Virginia stake brings ‘Taste of Africa’ to community

Credit: Linda Le
Credit: Linda Le
Credit: Linda Le
Credit: Linda Le


More than 500 people got a taste of Africa during an event highlighting the African culture in Woodbridge, Virginia, on April 26. “It started small, but grew much bigger than we were,” said David Oryang, second counselor in the Woodbridge Virginia Stake presidency. “It started out not only being a taste of Africa, but ended up being a feast of Africa.”

President Oryang, who is from Uganda, said planning for the activity took about four months, and about 200-300 people were expected to attend. The Woodbridge Virginia Stake hosted the Taste of Africa night as a way to “honor the faith, testimony and culture of African American and African members of the Church,” Linda Le, assistant director of stake public affairs, said via email.

“What I took away is just how exciting the growth of the Church is in Africa,” said Ian Houston, director of public affairs in the stake. “A part of that is that citizens in Africa are coming to the United States. This growth is happening right before our eyes.”

Those in attendance were greeted at the door by missionaries and were given “passports” that represented 15 countries set up in classrooms in the Woodbridge stake center.

“Each room had mementos or things they had from the country. There were pictures, pots and glasswares in some rooms or clothing in others,” Sister Le said. “People really took away the fact that this is a multicultural Church, and … that we worship Jesus Christ,” said Jeff Kimera, who served on the planning committee for the activity.

The cultural hall served as the center of the activity, President Oryang said. Eighty testimonies from African American and African members of the Church adorned the walls of the cultural hall, as well as a timeline of the growth of the Church in Africa.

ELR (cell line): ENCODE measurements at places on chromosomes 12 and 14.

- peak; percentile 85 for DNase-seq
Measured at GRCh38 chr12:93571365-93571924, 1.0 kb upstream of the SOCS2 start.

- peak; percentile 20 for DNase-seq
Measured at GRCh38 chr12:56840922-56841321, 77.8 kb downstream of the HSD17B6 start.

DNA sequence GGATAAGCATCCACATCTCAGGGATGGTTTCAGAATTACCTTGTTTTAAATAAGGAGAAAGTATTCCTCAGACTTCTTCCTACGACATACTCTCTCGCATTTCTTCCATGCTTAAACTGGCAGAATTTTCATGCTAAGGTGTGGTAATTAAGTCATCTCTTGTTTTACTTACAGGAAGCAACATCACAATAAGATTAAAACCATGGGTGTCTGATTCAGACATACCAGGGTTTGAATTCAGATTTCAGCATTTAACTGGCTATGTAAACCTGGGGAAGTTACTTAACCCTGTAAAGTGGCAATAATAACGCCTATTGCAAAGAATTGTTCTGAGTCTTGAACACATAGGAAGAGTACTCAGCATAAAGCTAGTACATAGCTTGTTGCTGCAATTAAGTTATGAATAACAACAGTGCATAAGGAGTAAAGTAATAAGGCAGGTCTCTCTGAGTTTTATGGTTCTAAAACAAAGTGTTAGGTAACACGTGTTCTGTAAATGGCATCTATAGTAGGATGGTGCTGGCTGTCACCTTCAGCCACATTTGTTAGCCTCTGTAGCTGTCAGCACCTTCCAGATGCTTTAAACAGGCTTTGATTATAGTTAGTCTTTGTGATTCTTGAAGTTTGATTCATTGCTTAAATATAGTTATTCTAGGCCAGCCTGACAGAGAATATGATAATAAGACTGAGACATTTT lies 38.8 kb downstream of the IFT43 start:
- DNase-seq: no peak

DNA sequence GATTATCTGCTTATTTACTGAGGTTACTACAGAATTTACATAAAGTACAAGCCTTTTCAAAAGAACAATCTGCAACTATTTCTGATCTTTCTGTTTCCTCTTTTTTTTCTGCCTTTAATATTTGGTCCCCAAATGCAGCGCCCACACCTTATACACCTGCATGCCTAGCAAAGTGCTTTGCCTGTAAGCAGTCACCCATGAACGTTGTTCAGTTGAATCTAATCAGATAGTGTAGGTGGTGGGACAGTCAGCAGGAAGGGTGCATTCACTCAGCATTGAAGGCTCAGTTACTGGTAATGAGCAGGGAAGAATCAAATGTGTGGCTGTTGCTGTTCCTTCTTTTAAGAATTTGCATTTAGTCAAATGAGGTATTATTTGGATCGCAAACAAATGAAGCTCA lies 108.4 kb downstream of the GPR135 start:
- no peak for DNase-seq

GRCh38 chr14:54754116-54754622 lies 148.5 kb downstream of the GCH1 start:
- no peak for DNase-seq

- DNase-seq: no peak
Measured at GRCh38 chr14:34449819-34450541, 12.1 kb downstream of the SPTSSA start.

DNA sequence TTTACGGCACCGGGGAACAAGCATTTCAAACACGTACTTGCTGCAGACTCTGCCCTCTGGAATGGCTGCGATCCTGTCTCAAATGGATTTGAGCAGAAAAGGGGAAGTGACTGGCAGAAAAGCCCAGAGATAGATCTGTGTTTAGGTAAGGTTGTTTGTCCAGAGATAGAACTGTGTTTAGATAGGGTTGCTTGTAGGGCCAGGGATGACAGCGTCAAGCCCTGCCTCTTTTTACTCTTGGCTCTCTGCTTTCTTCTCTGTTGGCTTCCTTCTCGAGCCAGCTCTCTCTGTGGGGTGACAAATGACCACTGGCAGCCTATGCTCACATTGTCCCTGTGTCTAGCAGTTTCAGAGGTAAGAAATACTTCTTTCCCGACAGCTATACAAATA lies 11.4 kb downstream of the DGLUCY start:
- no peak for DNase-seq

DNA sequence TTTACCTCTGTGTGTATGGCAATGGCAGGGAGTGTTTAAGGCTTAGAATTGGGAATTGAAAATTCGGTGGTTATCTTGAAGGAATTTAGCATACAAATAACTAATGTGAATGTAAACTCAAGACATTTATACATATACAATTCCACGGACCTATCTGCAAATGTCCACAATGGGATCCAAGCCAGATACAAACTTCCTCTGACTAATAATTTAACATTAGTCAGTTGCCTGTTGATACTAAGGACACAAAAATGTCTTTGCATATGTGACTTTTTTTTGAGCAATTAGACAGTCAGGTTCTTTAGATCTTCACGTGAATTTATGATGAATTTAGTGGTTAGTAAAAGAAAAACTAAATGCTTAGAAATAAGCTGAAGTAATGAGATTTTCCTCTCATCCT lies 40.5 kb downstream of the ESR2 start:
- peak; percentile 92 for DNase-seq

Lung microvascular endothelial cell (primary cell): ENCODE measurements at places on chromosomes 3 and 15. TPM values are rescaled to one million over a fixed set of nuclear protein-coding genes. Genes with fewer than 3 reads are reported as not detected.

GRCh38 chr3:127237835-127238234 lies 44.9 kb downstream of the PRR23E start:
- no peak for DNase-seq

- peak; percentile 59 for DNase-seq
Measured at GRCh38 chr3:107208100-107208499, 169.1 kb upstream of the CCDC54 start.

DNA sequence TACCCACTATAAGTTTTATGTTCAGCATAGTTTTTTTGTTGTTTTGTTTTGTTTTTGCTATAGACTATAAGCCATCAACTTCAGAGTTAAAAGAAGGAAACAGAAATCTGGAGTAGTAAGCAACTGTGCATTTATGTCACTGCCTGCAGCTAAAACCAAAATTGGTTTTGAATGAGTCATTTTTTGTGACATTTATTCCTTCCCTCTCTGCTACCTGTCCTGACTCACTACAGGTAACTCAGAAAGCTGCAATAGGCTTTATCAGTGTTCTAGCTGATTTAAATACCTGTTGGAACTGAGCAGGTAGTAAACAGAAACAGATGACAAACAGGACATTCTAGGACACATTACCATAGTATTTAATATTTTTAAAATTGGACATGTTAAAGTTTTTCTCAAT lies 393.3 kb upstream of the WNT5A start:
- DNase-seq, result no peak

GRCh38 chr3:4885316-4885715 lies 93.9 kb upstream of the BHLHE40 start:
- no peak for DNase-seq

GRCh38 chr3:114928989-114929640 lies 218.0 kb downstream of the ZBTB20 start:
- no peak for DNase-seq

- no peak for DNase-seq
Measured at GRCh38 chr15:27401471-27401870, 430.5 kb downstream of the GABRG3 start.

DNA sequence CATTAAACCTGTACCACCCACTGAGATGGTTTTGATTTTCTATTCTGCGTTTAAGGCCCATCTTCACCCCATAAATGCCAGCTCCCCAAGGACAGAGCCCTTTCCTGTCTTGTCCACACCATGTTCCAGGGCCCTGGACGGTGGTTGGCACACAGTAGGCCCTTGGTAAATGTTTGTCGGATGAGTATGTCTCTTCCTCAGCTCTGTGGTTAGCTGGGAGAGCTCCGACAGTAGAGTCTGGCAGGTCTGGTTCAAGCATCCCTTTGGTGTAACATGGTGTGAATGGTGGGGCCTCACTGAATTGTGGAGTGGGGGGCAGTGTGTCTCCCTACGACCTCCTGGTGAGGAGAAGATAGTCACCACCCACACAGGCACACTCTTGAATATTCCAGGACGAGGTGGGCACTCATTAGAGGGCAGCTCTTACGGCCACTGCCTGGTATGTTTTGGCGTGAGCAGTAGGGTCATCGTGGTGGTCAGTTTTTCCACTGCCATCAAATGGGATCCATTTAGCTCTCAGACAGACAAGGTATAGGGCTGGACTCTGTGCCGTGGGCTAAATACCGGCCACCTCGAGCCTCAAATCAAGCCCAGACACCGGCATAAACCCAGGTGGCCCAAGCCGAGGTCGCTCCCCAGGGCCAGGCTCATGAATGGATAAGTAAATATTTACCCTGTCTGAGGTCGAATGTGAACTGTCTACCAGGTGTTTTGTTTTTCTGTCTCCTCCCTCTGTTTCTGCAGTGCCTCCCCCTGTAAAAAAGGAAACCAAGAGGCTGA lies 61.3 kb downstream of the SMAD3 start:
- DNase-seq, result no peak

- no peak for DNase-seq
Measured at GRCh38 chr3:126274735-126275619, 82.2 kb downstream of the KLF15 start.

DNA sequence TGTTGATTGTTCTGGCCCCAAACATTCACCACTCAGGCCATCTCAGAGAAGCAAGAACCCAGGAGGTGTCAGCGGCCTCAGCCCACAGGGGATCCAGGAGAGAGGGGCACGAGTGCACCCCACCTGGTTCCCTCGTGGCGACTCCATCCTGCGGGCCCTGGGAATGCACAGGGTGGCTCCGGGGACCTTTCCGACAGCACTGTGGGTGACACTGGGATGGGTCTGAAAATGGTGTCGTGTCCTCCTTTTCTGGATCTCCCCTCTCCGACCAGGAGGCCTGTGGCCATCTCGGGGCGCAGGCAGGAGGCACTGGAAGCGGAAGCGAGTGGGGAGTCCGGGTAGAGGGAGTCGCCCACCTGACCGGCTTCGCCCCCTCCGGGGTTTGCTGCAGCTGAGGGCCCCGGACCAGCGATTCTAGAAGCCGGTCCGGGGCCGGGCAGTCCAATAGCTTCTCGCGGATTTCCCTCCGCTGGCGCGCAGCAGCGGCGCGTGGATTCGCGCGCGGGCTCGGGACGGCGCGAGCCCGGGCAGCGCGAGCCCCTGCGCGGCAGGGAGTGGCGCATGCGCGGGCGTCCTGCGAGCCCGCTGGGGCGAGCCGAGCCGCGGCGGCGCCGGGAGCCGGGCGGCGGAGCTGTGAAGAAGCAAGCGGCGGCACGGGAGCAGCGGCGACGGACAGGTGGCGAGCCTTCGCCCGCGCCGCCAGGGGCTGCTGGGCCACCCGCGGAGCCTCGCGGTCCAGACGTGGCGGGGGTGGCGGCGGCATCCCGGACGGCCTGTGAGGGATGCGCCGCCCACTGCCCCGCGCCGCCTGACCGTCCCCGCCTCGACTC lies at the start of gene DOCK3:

President Oryang said the activity started as a way to serve the needs of the African American and African Latter-day Saints in the community. “It grew out of [instructions] from our stake president that we needed to do something for the Africans and African Americans,” he said.

“We were led to focus on the growth of the Church in Africa.” Woodbridge Virginia Stake President Clark Price said there are hundreds of Church members with “some kind of African connection” and there are “thousands who are not yet members who live in the stake boundaries who have some kind of African connection.”

He said they felt a need to address the needs of the growing number of African Americans and Africans in the area. “What we have found with the Church is we have many Africans coming as modern LDS pioneers from Africa and they have started to raise families and bring additional relatives to our area, our ward and our stake,” Brother Houston said.

“It’s been a real blessing for our ward and our stake to have that diversity within it.” Brother Houston said there was a big focus on showing the milestones for members of the Church in Africa.

“People came away with a very nice reminder of the spiritual growth that has occurred in Africa,” he said. “It spoke to the maturing growth of the Church in Africa.”

For the first half of the Taste of Africa night, attendees went to the various countries, got their passports stamped, mingled, and watched videos. Following that, there was a “Why I Believe” devotional in the chapel. Recent converts and returned missionaries who served missions in Africa bore their testimonies and shared their experiences in the gospel.

“The Spirit was powerful. Many in attendance were deeply touched by the Spirit,” President Clark said. “We were just very grateful for the excellent attendance and more especially the powerful Spirit that attended the testimonies.”

Brother Houston said the event was important for the community, as well as the Church. “It’s important for the community to understand what our values are and to see that first hand,” he said. “It was important that we be the messengers in the terms of communicating that our doors are opening. We are part of the fabric of the local community — participants, veterans, mothers and fathers. The only difference is that we have had the opportunity to hear about the Church.”

When the activity was over, no one wanted to leave, Brother Oryang said. “We have definitely opened up a big door,” he declared. “I’m just beside myself about everything that happened. It was way beyond anything that anyone of us could have planned ourselves and foreseen.”

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